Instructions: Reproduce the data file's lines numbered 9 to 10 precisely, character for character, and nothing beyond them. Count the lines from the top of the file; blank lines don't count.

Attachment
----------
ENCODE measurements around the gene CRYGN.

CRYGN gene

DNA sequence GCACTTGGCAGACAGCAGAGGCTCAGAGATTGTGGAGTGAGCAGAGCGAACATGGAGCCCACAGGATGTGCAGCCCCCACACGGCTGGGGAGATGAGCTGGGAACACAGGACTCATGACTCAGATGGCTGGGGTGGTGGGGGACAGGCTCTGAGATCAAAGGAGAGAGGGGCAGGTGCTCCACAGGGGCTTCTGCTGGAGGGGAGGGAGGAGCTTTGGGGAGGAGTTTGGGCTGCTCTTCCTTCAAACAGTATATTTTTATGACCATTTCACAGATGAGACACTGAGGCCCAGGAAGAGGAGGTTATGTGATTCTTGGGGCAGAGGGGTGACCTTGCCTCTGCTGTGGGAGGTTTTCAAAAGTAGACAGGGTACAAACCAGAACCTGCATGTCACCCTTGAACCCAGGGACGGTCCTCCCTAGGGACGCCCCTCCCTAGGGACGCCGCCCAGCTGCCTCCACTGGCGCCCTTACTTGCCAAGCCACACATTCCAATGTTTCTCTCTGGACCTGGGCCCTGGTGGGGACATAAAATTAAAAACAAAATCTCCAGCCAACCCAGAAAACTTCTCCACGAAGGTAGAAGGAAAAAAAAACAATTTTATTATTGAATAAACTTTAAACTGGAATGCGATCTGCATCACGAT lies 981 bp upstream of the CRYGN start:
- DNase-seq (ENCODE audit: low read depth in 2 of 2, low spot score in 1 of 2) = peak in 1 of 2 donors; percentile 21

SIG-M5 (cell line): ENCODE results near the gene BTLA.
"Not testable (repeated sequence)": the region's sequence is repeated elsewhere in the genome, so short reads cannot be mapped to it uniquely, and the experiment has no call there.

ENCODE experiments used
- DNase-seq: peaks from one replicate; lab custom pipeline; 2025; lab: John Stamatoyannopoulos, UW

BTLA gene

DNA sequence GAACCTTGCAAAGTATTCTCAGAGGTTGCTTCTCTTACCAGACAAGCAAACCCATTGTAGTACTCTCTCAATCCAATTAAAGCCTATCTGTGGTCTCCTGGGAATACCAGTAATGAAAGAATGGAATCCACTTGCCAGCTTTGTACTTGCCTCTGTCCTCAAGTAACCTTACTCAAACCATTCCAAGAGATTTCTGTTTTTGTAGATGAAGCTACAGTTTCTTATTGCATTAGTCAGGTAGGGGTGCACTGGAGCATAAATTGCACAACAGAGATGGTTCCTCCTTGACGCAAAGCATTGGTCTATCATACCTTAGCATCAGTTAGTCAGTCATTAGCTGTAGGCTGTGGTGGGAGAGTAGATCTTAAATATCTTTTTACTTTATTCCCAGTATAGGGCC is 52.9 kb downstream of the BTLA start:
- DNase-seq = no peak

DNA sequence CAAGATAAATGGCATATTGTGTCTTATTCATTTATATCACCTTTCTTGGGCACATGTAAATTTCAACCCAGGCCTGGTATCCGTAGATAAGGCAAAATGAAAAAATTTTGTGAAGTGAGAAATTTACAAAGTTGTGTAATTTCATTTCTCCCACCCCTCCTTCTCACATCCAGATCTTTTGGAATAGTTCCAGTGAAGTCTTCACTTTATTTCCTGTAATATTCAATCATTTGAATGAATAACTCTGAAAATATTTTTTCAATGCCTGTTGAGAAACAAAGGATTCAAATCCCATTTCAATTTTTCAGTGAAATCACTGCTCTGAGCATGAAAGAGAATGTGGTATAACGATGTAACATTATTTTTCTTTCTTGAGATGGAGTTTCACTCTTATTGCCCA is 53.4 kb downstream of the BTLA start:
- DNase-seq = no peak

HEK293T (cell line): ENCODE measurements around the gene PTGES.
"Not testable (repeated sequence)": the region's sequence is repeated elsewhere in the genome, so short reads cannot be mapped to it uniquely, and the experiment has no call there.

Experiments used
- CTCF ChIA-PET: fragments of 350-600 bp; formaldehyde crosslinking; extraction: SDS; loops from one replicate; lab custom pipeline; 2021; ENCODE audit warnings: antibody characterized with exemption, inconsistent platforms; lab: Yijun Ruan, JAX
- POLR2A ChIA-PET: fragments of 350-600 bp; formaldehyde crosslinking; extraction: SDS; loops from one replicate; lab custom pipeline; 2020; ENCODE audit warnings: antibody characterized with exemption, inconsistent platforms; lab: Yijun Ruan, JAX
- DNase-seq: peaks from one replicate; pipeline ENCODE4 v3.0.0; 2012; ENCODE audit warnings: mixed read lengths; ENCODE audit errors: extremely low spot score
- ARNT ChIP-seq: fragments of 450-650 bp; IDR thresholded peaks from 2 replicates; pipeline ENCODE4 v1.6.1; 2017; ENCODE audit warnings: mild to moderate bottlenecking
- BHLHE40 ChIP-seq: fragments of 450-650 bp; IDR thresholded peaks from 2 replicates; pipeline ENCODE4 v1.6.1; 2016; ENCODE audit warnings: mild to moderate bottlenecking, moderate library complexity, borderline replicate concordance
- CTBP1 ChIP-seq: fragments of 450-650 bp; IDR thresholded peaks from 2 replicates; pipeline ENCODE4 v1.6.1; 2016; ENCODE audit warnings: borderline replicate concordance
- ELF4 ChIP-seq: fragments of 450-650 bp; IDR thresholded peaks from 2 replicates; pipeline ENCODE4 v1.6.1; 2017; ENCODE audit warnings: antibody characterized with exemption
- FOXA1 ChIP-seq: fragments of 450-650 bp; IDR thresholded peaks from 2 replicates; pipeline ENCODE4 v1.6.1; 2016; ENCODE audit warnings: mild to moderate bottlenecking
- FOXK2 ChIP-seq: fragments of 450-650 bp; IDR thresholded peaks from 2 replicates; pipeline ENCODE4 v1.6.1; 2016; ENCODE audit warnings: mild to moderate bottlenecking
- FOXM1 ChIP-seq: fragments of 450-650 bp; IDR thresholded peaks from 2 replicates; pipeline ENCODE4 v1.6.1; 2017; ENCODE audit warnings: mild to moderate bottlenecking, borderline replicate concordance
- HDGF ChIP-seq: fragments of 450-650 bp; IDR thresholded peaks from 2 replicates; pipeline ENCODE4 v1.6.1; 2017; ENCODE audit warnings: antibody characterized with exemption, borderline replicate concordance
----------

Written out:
BTLA gene

DNA sequence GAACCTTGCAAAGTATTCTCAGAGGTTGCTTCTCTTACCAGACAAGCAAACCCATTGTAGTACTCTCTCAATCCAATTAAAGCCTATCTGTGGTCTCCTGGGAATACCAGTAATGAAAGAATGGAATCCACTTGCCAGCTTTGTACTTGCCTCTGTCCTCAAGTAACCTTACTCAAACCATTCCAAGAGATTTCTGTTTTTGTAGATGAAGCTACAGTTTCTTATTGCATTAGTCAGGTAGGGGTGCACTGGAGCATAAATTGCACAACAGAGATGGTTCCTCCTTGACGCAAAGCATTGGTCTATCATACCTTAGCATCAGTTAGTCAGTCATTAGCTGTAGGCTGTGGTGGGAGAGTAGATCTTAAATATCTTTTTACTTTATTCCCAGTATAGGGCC is 52.9 kb downstream of the BTLA start: